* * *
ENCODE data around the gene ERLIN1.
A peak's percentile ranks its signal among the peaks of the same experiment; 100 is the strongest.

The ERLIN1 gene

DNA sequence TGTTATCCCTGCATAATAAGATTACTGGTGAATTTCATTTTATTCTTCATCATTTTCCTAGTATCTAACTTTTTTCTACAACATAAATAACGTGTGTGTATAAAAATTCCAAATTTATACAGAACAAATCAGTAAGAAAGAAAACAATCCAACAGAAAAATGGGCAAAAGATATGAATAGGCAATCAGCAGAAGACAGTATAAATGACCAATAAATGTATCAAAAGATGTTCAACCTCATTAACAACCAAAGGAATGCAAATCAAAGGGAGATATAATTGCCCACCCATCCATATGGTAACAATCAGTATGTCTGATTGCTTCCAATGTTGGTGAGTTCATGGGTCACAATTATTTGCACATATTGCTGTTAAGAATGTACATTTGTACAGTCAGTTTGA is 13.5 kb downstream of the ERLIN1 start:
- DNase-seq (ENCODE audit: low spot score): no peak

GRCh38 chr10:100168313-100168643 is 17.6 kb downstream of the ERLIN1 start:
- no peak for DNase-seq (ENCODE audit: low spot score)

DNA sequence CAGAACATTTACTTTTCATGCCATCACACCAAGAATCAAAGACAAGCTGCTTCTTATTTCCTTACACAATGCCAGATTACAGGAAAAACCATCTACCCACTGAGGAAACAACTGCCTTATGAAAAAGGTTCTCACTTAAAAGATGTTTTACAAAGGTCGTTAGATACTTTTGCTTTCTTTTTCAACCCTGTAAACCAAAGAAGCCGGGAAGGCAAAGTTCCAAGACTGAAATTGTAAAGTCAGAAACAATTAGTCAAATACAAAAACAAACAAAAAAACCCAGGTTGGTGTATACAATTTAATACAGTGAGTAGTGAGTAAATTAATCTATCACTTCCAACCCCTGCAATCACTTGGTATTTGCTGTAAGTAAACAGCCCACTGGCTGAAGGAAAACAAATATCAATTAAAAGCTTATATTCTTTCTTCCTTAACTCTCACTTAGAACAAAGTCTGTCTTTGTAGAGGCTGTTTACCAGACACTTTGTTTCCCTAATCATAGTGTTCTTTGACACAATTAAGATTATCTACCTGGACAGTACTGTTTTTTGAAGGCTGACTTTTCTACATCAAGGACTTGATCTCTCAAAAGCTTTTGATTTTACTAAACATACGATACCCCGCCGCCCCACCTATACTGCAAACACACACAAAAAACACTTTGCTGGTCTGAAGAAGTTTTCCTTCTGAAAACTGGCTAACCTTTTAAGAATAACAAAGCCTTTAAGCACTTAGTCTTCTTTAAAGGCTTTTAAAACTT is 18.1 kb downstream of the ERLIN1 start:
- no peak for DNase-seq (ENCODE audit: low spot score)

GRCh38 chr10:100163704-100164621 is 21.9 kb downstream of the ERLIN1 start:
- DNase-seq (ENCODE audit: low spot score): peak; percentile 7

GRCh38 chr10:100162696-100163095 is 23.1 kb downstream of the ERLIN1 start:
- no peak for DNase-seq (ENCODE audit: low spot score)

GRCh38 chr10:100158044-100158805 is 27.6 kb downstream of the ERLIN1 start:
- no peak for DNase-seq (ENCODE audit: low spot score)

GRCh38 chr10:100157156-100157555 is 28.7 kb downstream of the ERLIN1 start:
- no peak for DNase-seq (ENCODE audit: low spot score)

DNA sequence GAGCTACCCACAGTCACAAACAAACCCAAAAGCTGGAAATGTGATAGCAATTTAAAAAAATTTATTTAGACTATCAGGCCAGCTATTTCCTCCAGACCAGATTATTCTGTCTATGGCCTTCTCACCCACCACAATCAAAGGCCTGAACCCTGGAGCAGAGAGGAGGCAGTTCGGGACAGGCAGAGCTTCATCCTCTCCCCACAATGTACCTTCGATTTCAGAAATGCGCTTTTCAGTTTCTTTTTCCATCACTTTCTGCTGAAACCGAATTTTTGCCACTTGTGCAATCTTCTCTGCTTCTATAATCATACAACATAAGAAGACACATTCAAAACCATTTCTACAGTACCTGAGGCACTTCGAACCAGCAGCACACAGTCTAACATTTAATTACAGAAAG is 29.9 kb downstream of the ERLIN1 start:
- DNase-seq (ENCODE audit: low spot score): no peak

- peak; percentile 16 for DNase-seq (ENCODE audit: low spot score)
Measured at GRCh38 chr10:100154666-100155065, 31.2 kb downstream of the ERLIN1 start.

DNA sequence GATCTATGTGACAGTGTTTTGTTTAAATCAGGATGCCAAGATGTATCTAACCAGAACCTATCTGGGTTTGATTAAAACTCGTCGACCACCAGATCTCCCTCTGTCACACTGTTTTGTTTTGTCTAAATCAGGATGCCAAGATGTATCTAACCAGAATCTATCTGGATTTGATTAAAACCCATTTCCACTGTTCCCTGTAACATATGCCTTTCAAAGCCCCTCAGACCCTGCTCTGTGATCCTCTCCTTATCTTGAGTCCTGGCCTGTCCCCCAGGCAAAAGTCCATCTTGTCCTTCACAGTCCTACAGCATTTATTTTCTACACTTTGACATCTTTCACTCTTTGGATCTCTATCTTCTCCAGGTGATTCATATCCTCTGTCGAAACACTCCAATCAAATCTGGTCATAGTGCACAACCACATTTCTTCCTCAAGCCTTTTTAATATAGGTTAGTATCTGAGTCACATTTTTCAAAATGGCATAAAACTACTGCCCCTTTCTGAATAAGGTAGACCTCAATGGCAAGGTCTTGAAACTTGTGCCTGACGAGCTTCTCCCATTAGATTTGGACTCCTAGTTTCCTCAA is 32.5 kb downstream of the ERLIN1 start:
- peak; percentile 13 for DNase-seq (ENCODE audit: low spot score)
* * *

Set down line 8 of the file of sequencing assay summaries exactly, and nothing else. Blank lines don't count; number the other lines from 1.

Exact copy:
DNA sequence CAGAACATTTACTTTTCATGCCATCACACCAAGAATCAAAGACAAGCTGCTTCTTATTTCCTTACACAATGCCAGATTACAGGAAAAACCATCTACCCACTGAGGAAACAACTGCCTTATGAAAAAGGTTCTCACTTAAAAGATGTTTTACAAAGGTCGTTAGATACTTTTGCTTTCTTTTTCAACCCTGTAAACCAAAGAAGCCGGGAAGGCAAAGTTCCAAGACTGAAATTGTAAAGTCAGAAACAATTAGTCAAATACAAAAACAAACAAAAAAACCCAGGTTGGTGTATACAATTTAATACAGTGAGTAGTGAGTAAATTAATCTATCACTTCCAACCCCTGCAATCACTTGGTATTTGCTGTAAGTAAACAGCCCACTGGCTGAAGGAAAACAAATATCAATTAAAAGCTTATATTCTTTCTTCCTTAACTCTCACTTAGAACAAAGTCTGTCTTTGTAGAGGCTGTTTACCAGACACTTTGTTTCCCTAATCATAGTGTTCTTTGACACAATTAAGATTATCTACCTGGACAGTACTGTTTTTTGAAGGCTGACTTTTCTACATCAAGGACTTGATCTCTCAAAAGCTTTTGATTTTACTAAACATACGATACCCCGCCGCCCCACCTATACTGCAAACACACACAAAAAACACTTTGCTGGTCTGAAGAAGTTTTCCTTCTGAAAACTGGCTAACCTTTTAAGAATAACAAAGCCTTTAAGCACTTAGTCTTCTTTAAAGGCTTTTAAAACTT is 18.1 kb downstream of the ERLIN1 start: